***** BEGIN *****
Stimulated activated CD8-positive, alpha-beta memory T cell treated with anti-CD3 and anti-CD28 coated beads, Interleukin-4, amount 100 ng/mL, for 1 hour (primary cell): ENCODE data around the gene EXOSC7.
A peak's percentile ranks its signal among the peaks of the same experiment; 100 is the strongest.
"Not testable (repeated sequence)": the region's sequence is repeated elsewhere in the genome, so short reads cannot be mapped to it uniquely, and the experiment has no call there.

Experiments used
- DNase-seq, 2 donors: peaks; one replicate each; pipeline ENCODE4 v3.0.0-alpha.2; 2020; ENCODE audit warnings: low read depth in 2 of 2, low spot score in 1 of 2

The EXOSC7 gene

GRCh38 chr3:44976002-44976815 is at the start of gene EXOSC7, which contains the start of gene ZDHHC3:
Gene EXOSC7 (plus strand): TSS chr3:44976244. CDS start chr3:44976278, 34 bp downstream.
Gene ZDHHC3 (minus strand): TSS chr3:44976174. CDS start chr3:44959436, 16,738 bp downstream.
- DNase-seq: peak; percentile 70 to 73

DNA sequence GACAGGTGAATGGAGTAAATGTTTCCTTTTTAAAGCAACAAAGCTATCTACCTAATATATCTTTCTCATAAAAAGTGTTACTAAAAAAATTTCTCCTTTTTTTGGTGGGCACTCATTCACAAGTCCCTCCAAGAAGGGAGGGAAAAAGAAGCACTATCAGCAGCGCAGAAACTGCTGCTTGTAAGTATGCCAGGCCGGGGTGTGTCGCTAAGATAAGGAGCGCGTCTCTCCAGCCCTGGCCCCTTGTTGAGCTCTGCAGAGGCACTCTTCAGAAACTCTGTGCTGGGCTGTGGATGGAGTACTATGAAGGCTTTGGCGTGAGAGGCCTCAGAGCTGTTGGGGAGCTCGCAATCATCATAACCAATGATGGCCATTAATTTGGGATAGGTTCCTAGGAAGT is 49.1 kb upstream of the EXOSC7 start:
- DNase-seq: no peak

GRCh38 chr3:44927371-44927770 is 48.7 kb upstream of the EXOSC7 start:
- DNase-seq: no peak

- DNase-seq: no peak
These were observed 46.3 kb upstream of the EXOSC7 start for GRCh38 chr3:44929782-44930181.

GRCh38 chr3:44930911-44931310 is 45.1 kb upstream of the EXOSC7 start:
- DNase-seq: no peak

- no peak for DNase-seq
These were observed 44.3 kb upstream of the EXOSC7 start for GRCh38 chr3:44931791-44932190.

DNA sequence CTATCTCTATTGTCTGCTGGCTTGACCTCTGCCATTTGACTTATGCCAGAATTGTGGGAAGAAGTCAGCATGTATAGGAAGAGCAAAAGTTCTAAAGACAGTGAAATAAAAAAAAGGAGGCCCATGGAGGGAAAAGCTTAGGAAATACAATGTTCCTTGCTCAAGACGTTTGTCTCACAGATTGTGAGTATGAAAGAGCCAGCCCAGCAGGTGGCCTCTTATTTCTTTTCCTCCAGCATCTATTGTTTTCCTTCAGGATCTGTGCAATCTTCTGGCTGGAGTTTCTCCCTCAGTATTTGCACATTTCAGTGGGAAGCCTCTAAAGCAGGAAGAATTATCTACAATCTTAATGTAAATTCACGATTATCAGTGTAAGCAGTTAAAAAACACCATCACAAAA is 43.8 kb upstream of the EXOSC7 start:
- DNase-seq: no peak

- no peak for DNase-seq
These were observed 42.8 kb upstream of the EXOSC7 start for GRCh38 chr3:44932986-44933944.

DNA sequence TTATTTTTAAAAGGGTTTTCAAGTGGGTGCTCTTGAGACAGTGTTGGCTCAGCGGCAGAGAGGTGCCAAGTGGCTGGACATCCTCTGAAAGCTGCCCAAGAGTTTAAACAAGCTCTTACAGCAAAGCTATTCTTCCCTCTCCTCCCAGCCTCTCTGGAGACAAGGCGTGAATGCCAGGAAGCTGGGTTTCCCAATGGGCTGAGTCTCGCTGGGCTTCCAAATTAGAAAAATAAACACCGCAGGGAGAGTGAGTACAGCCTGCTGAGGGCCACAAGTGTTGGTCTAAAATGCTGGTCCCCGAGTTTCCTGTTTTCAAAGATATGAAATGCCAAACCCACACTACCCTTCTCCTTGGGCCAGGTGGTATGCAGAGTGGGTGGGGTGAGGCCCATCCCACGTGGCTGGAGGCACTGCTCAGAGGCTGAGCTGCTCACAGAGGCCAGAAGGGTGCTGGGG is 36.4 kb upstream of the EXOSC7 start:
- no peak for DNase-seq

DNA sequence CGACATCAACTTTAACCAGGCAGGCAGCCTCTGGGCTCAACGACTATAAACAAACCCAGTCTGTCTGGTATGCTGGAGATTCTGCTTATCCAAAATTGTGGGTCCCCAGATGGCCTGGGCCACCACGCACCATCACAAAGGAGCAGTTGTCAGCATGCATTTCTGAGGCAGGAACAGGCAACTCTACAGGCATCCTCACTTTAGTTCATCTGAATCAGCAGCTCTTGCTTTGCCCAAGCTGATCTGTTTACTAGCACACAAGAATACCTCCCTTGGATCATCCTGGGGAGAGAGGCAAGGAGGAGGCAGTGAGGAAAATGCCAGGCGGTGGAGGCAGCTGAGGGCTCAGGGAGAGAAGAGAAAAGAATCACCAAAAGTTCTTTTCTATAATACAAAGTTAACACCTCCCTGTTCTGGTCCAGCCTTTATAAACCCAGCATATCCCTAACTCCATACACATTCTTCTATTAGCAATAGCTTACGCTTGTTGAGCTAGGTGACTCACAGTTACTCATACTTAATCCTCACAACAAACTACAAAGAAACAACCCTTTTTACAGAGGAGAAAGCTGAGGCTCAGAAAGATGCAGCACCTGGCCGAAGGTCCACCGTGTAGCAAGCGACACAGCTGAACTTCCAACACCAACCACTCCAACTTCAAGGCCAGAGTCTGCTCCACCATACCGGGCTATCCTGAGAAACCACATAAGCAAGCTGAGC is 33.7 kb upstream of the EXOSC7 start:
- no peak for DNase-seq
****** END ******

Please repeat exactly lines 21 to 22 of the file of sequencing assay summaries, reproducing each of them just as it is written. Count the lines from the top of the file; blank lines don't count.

DNA sequence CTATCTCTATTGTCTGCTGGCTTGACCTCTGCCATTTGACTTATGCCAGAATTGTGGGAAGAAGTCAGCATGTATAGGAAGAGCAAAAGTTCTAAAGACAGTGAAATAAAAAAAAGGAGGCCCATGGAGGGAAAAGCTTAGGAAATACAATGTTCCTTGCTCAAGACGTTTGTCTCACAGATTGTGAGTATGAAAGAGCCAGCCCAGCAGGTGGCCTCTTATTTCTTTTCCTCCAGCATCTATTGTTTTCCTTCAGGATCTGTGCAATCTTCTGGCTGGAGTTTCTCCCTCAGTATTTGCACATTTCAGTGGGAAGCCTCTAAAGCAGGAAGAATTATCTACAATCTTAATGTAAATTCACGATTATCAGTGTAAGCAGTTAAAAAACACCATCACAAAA is 43.8 kb upstream of the EXOSC7 start:
- DNase-seq: no peak